The PDF editing platform we know as PitStop Pro has become a ubiquitous industry standard since it was introduced in 1993, embedded in the commercial printing industry like a star in the Hollywood Walk of Fame. As the dominant preflight product, PitStop provides deep quality control and editing for PDF printing workflows. Over the decades, Enfocus has continued to develop new functionality, moving steadily toward more and more automation. Each new version incorporates more features for streamlining common preflight tasks based on pre-established profiles, further minimizing the need for operator interventions.
PitStop 19 Released in April
With mature software products that have been around the graphic arts industry for decades, questions sometimes arise regarding the relative merits of upgrades. For the vendor of course, the benefits are clear: they get a bump in revenue, which in turn allows them to make a...
This means your time or that of your CSRs, prepress technicians, press and finishing equipment operators, and even the people in shipping. What is their time worth, and how do you translate those hours into payroll, the dollars you keep in your operating account, and profitability?
Mounting competitive pressures and customer expectations for fast turnarounds and competitive prices rising have made productivity business critical for every print services company. The old school approach of getting your team to “work smarter,” is recognized as code for “work harder by doing more in less time.” You may even expect this to happen without increasing head count while meeting the common industry turnaround time of five days. (If you have enough gray hair, you may remember when this was seven or even ten days.)
But suppose you really could work smarter and be able to handle not only the 15–30 jobs you take in on a typical...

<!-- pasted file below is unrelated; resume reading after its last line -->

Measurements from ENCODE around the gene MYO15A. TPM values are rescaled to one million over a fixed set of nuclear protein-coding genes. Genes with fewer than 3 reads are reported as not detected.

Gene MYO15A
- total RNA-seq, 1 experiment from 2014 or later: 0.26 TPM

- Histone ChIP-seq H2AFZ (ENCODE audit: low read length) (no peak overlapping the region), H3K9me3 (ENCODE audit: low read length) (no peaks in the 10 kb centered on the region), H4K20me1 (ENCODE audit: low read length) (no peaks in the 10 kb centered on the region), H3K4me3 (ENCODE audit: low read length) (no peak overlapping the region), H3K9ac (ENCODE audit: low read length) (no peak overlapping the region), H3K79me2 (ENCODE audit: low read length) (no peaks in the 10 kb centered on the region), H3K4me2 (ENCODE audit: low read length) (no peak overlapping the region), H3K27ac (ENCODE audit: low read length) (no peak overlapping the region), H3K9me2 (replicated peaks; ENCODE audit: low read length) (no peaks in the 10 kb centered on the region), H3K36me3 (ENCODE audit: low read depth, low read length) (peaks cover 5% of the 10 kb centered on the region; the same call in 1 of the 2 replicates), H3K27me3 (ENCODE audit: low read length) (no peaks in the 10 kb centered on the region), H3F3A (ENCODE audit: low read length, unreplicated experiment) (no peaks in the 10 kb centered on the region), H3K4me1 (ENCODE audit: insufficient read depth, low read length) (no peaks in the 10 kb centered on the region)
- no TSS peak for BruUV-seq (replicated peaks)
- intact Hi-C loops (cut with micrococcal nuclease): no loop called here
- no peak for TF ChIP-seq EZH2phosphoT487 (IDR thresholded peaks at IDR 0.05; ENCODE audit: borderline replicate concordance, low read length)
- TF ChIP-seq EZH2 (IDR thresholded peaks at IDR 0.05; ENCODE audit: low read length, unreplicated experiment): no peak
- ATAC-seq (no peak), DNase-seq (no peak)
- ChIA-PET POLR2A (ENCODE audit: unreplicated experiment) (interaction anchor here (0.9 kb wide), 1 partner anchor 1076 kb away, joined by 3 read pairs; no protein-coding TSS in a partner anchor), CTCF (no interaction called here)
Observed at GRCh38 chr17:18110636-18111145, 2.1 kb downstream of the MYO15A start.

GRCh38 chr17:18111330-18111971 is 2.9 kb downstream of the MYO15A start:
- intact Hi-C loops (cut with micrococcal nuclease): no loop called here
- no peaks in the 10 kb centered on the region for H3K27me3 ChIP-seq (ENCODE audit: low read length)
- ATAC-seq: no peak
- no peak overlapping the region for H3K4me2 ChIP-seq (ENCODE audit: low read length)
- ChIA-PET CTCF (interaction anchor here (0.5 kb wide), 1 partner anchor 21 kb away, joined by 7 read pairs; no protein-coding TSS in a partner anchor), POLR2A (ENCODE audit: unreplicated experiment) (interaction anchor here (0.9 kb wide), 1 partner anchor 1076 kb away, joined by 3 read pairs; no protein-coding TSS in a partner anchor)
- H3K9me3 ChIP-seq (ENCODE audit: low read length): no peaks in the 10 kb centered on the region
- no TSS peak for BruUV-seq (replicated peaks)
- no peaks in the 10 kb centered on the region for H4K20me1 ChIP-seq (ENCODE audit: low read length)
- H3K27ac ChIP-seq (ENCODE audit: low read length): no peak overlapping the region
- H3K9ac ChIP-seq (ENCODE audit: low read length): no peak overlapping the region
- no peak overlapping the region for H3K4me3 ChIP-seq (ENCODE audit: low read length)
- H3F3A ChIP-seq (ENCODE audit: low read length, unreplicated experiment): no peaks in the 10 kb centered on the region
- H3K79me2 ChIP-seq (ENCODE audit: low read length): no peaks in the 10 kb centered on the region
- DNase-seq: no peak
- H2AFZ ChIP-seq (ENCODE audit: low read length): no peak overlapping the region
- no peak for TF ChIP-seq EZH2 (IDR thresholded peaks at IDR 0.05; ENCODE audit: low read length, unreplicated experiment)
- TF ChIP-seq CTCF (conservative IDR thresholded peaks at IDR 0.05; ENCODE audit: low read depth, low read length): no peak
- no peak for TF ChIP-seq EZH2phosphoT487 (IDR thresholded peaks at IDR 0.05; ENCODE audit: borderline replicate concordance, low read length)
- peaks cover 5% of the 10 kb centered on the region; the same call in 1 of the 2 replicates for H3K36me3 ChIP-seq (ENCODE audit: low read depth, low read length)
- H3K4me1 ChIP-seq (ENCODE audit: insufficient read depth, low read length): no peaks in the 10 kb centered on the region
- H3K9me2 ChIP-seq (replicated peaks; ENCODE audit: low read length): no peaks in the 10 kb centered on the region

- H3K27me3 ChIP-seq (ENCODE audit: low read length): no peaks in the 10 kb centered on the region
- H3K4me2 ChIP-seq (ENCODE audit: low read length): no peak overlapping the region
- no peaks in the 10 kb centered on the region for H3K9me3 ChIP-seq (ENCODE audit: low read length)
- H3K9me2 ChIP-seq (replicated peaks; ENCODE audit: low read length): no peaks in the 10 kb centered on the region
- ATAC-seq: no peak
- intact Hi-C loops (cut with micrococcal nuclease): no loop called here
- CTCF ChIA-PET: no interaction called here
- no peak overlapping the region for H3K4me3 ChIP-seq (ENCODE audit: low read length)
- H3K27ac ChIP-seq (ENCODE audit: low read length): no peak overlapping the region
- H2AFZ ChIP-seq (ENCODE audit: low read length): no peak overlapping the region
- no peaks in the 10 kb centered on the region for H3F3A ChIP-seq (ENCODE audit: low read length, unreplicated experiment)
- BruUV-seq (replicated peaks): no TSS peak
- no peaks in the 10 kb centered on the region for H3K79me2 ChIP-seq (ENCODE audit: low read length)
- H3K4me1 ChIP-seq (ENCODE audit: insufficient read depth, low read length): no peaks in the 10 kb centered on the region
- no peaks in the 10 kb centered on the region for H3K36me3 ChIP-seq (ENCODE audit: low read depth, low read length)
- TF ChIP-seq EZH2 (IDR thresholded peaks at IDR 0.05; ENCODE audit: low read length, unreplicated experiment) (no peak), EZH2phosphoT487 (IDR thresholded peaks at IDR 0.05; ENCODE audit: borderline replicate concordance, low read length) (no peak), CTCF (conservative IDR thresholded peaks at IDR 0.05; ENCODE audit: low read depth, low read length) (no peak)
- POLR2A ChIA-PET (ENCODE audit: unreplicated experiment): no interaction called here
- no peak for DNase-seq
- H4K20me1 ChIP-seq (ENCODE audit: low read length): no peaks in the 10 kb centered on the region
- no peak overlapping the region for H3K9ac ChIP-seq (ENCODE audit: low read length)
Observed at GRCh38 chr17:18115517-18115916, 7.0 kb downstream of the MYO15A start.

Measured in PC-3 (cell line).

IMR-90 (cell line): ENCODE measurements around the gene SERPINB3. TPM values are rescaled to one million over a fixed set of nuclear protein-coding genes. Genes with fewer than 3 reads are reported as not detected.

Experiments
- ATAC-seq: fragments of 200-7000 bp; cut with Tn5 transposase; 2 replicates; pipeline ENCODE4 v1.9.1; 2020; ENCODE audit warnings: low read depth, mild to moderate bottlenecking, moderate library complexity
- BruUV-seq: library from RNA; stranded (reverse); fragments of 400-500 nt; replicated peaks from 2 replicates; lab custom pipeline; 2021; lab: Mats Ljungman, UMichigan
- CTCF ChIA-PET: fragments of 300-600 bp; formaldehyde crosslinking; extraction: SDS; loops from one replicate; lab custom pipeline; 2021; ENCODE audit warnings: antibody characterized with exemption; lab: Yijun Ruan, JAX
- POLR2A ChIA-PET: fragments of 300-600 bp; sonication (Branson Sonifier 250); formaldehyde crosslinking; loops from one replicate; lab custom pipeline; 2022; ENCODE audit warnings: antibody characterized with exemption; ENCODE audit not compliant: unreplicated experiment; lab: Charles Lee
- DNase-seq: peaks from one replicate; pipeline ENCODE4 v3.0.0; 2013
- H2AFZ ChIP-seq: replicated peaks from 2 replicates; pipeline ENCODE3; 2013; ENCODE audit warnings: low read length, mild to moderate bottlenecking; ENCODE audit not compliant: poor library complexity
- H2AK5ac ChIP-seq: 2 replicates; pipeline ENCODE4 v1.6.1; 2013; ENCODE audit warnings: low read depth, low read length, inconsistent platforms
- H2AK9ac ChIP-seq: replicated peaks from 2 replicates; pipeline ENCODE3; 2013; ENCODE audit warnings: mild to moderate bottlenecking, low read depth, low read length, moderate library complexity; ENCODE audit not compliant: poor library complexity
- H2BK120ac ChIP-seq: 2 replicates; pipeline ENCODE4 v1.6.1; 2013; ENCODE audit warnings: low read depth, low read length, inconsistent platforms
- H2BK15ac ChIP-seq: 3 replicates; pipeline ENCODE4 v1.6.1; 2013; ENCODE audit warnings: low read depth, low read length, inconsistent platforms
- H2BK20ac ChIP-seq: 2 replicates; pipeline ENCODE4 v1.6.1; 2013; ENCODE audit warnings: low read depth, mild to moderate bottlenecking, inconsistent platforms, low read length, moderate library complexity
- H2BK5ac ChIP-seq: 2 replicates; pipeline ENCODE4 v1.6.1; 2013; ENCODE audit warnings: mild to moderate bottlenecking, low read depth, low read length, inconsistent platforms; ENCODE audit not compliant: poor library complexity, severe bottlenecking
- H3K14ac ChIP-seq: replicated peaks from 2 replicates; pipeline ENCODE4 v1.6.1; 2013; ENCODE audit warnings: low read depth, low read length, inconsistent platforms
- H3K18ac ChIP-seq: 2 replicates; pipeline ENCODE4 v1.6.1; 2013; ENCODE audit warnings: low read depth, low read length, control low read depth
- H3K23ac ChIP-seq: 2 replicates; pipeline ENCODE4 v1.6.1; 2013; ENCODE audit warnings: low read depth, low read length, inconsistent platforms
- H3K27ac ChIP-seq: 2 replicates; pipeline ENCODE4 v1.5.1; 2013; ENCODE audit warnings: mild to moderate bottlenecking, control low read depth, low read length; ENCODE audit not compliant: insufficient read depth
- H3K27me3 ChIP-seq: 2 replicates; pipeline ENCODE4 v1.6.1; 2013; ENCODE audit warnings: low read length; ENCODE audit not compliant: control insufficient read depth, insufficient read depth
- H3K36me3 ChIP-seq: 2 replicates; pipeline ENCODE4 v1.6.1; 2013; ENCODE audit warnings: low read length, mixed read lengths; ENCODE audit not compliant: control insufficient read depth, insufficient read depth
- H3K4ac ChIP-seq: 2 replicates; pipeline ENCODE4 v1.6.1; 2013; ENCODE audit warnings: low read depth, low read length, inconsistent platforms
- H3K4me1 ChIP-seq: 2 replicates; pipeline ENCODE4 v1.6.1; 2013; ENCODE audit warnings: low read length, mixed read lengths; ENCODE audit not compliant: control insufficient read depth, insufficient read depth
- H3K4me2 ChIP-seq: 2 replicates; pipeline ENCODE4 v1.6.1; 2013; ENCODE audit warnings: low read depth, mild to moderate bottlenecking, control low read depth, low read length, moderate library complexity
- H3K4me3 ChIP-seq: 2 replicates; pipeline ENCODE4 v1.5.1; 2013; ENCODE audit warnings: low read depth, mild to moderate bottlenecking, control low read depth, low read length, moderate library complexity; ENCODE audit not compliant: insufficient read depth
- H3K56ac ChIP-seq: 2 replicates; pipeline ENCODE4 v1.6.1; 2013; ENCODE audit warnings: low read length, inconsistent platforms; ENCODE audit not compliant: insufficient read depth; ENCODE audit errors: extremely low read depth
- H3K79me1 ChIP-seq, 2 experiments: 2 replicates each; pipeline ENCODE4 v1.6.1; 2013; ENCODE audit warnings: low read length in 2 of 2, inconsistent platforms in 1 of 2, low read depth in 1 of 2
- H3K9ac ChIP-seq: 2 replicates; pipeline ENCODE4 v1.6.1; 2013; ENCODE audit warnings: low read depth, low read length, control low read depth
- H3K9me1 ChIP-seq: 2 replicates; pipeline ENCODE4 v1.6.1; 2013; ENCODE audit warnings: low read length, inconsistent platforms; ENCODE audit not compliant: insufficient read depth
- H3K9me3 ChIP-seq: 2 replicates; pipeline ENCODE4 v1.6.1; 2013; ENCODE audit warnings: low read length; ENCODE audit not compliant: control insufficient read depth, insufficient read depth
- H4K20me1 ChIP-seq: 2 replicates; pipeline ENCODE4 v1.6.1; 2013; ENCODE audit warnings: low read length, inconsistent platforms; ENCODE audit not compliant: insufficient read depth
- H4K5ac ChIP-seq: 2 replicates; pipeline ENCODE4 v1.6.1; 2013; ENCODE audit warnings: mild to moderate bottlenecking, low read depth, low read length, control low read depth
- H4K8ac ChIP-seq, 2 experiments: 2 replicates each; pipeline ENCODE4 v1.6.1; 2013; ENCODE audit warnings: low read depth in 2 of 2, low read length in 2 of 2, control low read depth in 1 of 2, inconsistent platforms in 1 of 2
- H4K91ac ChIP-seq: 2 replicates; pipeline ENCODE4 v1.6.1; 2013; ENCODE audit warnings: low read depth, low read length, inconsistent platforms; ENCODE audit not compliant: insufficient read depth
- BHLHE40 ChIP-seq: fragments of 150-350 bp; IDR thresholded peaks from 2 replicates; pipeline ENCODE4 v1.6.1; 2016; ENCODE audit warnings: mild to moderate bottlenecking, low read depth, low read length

If you have medium- to large-size Ricoh presses and printers and didn’t go—and you probably did get an invitation—you missed an opportunity to learn how to make your operation more efficient and profitable.
I’m talking about Ricoh Interact 2019, held June 5th and 6th in Denver, the second full-scale version of the company’s customer-oriented event that was all about making one’s business work better and not about prying money out of customers’ checkbooks.
I’ve been to a lot of these events over the years, always go in expecting a sales pitch, and am usually not disappointed. Sales is all many vendors seem interested in talking about. But at Ricoh’s event in Denver, just as at Xeikon’s a month ago in Chicago, the conversations were about how to makes customers’ business work better. Sure, some parts of this had examples of how Ricoh offerings in software, inkjet, toner and wide format could help, but the real topics were about how to grow...
Few observers of the commercial print industry have missed the fact that the industry now changes at hyper speed, even as it continues to consolidate. These days, most of these technology innovations fall under the aegis of automation, as efficiency becomes ever more critical to competitiveness. For better or worse, the machines keep getting smarter and taking on more of the workload as skilled operators become harder to find.
Change is generally good – especially when it improves productivity and lowers job costs - but the speed at which new technology can be rolled out also means a narrowing time window of competitive advantage. Commoditization follows rapidly on the heels of progress, and staying off the treadmill means adding value to the print printing process, either through more efficient production or the ability to offer capabilities that the competition can’t.
That observation may be even more relevant in the after print space, which currently offers more opportunities...